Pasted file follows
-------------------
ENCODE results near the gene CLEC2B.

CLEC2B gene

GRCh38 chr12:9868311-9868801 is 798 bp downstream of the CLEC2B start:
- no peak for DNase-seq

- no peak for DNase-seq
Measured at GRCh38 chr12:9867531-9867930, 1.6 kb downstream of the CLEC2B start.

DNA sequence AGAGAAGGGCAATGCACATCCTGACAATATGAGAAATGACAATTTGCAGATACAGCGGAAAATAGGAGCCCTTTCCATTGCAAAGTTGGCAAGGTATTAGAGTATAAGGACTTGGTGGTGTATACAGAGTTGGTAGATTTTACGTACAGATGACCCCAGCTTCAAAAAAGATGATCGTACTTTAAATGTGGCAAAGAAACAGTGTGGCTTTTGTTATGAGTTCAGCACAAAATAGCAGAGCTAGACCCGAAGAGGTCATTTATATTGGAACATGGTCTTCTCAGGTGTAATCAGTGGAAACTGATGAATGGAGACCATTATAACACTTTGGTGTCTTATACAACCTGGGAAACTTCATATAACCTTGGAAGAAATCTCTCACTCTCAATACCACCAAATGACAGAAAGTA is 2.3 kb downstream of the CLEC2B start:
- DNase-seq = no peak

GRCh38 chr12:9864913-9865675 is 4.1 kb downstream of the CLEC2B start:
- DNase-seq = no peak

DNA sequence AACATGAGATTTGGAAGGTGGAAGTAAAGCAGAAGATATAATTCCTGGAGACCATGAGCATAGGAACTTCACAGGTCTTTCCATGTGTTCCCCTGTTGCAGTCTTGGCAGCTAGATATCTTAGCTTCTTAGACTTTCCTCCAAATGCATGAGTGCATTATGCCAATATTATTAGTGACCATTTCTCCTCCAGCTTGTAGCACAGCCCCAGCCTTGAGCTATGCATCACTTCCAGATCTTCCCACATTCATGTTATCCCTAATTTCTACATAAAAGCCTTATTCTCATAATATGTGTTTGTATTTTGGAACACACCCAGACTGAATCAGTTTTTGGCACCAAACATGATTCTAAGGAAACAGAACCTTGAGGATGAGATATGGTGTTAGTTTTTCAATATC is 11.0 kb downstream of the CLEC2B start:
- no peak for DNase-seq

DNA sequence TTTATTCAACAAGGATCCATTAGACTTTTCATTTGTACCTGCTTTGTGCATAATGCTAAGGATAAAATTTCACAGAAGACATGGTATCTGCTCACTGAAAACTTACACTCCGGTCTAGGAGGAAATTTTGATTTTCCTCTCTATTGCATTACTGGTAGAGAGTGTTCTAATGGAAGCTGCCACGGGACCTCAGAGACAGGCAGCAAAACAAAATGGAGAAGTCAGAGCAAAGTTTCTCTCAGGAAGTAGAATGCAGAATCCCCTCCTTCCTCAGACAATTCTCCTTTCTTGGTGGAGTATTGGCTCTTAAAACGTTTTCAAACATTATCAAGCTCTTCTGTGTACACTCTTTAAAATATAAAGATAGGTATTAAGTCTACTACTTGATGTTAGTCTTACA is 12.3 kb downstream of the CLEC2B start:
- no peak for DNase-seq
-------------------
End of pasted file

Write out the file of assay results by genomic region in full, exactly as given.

ENCODE results near the gene CLEC2B.

CLEC2B gene

GRCh38 chr12:9868311-9868801 is 798 bp downstream of the CLEC2B start:
- no peak for DNase-seq

- no peak for DNase-seq
Measured at GRCh38 chr12:9867531-9867930, 1.6 kb downstream of the CLEC2B start.

DNA sequence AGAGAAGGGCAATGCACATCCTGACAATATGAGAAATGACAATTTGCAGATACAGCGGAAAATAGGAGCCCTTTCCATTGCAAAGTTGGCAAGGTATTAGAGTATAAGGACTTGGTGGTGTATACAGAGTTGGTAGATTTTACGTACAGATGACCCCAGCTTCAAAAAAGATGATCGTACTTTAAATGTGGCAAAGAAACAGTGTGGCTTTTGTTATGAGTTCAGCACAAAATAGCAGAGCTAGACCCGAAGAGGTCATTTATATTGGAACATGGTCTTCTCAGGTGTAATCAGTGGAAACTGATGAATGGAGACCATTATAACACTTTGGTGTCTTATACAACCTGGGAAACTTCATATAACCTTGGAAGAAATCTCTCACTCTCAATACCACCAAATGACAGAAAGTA is 2.3 kb downstream of the CLEC2B start:
- DNase-seq = no peak

GRCh38 chr12:9864913-9865675 is 4.1 kb downstream of the CLEC2B start:
- DNase-seq = no peak

DNA sequence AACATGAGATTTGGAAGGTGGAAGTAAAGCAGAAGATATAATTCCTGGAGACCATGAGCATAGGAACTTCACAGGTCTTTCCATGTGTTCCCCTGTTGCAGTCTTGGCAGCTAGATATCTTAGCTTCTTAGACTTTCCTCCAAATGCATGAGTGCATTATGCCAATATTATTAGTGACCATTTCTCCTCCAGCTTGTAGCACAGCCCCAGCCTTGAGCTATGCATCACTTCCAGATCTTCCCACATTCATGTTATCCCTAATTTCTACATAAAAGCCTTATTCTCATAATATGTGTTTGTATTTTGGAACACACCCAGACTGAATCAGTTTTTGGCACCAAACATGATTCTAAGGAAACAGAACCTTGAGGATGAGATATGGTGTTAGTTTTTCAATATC is 11.0 kb downstream of the CLEC2B start:
- no peak for DNase-seq

DNA sequence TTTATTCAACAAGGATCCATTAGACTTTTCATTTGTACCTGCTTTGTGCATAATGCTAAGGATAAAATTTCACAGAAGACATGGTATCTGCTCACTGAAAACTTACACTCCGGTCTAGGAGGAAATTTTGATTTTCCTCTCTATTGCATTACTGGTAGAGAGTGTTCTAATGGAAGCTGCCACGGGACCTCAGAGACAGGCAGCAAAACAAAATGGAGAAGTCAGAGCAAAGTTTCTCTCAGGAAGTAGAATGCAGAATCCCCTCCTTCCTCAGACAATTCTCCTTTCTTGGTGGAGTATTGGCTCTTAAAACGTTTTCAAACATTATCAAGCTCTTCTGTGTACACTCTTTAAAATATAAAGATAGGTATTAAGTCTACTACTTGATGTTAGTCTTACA is 12.3 kb downstream of the CLEC2B start:
- no peak for DNase-seq